It’s proper etiquette and good hygiene to teach children to wash their hands before coming to the table. There are actually two parts to this lesson: The learning to wash part, and then getting them to actually do it before coming to the table.
The first is the easy part: the “how to wash your hands” lesson is just one example of helping our children develop skills and foster autonomy. It’s the second lesson that mystifies parents; now you know they CAN wash their hands, but they WON’T. Each night find yourself having to remind them, yell at them, or sometimes you even resort to doing it for them.
Children usually refuse to wash their hands because they don’t want you bossing them around with your “orders”. They perceive that you are exerting your personal power over them when you say, “Go wash your hands.” I know – it wasn’t your intent to be all controlling, you were only concerned with enforcing good hygiene and etiquette. Sorry, but we parents don’t come off that way to our children. They get instructions most of their day! It’s off-putting to them.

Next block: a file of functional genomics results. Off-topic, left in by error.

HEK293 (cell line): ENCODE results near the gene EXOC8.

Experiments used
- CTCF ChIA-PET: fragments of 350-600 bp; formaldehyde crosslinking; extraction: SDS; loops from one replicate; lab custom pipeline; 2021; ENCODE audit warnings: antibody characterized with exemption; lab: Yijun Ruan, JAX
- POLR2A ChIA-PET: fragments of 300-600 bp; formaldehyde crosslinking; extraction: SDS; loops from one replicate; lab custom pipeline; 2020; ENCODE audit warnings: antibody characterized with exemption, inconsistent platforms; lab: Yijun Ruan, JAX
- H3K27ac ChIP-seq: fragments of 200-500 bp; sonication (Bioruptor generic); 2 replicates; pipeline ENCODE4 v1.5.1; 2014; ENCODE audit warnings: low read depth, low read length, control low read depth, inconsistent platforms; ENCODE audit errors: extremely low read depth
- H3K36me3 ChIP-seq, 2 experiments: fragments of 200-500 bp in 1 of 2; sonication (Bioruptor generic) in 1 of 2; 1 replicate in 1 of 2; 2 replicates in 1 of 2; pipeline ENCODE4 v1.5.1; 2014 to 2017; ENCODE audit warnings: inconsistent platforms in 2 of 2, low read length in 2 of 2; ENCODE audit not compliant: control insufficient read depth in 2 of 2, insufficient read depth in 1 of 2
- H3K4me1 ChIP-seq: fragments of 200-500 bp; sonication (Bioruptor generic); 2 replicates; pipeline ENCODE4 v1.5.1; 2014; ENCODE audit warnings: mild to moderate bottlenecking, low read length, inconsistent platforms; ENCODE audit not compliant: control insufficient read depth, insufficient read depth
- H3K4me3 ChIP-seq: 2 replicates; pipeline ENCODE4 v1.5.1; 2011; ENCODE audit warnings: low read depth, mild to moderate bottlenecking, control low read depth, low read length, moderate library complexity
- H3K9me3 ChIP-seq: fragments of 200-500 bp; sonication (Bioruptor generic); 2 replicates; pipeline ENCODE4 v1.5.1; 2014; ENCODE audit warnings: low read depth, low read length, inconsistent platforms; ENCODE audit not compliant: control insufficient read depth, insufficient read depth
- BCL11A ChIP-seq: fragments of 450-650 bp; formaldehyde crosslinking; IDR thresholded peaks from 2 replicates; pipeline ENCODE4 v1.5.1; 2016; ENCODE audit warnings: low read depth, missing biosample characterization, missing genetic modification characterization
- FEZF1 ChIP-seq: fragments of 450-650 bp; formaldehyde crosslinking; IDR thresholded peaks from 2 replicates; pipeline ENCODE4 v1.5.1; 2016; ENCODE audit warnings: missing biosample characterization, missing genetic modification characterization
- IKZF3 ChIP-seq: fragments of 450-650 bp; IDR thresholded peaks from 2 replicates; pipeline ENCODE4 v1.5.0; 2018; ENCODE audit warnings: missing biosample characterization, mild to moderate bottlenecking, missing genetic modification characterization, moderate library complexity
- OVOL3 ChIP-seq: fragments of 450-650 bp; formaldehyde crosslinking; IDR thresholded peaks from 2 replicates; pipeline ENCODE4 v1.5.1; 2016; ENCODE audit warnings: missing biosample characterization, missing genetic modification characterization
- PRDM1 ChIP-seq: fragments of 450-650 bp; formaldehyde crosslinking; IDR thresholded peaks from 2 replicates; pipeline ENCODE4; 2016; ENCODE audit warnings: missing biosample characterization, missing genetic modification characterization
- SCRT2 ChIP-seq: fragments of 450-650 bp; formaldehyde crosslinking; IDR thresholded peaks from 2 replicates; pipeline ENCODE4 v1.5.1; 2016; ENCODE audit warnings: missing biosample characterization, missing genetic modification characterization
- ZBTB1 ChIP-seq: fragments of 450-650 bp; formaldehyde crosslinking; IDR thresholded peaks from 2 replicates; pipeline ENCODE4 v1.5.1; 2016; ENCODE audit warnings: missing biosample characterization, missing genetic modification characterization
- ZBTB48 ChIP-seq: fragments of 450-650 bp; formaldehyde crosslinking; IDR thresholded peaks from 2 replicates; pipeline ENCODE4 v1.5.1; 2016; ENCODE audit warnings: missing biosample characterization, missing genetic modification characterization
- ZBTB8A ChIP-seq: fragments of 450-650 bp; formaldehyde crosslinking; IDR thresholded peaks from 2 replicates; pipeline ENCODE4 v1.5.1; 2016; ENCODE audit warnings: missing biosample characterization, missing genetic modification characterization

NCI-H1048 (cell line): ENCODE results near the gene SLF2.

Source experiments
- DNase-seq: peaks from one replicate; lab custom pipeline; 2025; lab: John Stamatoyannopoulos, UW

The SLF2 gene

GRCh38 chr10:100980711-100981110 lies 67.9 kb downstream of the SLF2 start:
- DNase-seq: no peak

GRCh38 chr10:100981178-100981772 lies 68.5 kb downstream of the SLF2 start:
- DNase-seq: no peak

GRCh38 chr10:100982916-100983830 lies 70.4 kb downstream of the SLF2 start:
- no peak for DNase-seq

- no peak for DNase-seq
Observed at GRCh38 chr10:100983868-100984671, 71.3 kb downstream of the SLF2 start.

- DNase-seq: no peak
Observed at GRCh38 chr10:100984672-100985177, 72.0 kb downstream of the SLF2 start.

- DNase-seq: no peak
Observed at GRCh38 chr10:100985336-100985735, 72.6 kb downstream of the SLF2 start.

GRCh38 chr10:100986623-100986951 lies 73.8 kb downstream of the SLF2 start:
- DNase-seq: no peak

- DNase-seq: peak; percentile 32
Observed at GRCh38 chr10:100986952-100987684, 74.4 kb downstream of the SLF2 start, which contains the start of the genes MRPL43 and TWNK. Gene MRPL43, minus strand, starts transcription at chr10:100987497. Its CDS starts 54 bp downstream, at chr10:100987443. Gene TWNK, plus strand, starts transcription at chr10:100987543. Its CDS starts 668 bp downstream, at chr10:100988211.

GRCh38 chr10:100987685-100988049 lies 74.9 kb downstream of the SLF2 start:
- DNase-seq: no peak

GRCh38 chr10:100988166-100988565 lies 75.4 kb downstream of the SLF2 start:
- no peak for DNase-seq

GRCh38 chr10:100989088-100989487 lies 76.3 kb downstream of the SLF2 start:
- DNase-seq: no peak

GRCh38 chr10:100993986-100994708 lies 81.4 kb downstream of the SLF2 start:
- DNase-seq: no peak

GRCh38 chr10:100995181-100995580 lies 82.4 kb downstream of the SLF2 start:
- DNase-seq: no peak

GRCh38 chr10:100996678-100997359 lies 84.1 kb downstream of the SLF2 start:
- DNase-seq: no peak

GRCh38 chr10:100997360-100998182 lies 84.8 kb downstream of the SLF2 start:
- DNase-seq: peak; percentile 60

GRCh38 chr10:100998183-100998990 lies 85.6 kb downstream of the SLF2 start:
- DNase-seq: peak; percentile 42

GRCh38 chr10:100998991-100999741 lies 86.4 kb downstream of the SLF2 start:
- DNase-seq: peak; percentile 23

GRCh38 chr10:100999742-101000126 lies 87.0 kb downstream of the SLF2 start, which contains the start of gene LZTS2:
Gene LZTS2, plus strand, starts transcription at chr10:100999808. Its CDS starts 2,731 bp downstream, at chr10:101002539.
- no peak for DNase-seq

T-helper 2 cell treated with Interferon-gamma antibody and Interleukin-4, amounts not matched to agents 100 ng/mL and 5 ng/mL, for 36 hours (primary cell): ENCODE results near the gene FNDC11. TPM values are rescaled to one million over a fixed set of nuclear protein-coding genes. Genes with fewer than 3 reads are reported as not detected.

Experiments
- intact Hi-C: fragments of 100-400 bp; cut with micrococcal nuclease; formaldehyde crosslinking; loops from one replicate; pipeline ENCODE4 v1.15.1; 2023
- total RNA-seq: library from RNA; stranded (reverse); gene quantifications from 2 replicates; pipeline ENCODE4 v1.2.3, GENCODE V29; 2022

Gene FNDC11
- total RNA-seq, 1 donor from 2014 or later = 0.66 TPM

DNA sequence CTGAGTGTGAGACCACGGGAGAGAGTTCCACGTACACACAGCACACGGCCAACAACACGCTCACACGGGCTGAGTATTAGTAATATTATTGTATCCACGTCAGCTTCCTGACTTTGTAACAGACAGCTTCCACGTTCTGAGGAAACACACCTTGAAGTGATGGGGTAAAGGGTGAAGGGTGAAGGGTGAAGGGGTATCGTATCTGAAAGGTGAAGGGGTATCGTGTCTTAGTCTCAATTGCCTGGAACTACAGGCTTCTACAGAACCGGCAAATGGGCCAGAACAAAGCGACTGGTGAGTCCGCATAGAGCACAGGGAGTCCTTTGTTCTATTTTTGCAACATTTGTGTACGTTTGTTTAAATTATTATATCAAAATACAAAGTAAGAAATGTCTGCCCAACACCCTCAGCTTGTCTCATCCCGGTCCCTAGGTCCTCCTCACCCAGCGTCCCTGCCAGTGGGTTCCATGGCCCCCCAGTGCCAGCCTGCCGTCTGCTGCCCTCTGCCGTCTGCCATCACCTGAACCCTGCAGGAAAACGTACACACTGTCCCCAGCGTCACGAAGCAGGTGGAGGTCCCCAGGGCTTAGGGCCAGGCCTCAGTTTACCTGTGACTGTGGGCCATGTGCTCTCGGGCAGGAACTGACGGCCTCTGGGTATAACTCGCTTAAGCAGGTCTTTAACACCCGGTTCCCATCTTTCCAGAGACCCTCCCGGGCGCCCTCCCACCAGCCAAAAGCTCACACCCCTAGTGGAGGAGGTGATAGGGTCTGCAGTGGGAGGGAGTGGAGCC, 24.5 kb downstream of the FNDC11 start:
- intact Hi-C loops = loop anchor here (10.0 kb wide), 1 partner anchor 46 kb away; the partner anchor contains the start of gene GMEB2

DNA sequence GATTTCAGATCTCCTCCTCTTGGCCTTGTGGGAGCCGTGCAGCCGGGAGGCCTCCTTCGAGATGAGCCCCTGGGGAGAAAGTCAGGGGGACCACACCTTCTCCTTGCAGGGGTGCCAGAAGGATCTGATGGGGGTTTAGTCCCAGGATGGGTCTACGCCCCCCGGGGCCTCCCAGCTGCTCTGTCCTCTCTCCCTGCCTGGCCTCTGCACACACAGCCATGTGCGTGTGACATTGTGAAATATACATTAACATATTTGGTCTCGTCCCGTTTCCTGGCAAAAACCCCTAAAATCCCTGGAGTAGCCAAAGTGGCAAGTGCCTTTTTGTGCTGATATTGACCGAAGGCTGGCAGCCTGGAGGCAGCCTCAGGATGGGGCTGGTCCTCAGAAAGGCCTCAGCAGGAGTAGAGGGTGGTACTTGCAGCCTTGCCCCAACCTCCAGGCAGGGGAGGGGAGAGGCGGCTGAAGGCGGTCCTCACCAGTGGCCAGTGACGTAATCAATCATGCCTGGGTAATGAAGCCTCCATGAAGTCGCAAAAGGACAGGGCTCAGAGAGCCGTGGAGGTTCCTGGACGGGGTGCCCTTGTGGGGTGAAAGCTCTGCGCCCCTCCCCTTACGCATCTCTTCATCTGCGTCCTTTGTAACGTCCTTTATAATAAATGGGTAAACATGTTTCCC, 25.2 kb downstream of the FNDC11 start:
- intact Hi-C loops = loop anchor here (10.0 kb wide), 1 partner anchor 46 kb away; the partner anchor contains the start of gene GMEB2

We can reduce the likelihood of stirring up a power struggle by using a “When ____ then ____” statement. It looks like this: “When your hands are washed, then I’ll know you are ready for supper.” Said this way, the child is in control of their choices, while the parent is in control of maintaining the social order of the household. They are NOT telling the child what to do, but simply stating that cleans hands are a requirement of eating. Notice how different that feels from hearing, “If you don’t wash your hands, you don’t get dinner.” Ouch. That statement is a threat! The power resides with the parent, and it invites resistance and rebellion.
Try a simple when ___ then ___ statement and don’t waiver on the wording. Let me know how it goes!